Directors Who Invest in Other Businesses - Watch Out for Conflicts of Interest
Directors are generally required to devote their time and effort to the companies they serve and to avoid making investments which might conflict with their best interests. The High Court analysed the extent of those duties in resolving a dispute between shareholders in an indoor climbing centre.
A director and founder of the centre, who owned a 32 per cent stake in the company that ran it, was sacked after his fellow shareholders discovered that he had invested £100,000 to acquire 49 per cent of another business in the same sector. He was, amongst other things, accused of creating a conflict of interest and failing to promote the company's success.
Two of the fellow shareholders offered to purchase his shares in the company at a discounted price on the basis that he was a 'bad leaver' within the meaning of the shareholder agreement. He rejected that offer and launched proceedings under the Companies Act 2006, asserting that he had been wrongfully dismissed and subjected to unfair prejudice as a minority shareholder.
The director pointed out that the centre and the business in which he invested were not competitors and operated from premises 200 miles apart. In dismissing his claim, however, the Court found that he was heavily committed to the other business and worked for it at times when he could have been working for the company.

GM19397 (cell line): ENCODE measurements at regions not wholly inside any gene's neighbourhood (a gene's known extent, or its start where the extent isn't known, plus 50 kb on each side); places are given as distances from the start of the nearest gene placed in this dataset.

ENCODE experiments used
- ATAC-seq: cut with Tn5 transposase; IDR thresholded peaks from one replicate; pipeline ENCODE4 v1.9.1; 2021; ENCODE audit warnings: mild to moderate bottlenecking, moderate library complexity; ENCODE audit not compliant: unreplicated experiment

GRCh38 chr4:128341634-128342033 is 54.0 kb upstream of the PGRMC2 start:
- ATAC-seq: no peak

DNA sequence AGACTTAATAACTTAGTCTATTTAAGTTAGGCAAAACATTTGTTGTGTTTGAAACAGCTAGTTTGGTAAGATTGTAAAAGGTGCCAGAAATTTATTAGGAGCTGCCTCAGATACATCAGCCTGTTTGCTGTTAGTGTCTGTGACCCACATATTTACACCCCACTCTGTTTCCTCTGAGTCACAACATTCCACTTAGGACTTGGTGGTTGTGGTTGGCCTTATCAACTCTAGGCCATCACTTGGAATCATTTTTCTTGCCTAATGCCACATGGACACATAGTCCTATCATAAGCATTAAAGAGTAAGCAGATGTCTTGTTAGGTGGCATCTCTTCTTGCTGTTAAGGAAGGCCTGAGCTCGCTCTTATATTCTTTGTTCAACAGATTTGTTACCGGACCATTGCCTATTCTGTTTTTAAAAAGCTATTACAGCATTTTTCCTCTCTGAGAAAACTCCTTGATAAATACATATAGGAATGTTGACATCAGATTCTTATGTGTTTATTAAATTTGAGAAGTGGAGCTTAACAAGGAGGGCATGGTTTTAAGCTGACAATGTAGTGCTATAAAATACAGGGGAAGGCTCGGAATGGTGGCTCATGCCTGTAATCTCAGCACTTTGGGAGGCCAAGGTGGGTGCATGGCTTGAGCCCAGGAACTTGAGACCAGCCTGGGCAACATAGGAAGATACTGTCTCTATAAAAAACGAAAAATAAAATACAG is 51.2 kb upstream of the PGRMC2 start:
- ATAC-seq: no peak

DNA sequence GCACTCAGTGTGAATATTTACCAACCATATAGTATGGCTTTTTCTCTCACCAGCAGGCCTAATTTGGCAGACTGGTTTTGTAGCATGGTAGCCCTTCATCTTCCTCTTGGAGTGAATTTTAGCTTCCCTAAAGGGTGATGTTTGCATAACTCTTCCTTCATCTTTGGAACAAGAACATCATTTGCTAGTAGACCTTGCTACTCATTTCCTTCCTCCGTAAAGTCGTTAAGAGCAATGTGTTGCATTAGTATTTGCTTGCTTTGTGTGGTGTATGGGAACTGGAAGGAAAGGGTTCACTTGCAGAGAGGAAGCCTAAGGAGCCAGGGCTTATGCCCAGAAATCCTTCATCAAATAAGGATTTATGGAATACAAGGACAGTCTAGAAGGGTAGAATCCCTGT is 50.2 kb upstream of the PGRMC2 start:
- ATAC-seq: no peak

His direct or indirect interest in the other business conflicted, or possibly may have conflicted, with the interests of the company. That was a fundamental breach of the duty he owed to the company and the board was not wrong to exclude him from the company's management and to oust him as a director.
By signing a directors' services agreement (DSA), he undertook to devote his full time and attention to furthering the company's business during such hours as might be necessary for the performance of his duties. The Court noted that the board had been rightly concerned to understand how his commitment to the other business might affect his performance of that undertaking.
His decision to invest in the other business was unauthorised and unilateral and the investment opportunity which he pursued himself might also have been of interest to the company. His failure to make full disclosure of his involvement with the other business when asked was also a persistent breach of his obligations under the DSA. The Court concluded that he had suffered no unfair prejudice and that the company was entitled to terminate his employment contract.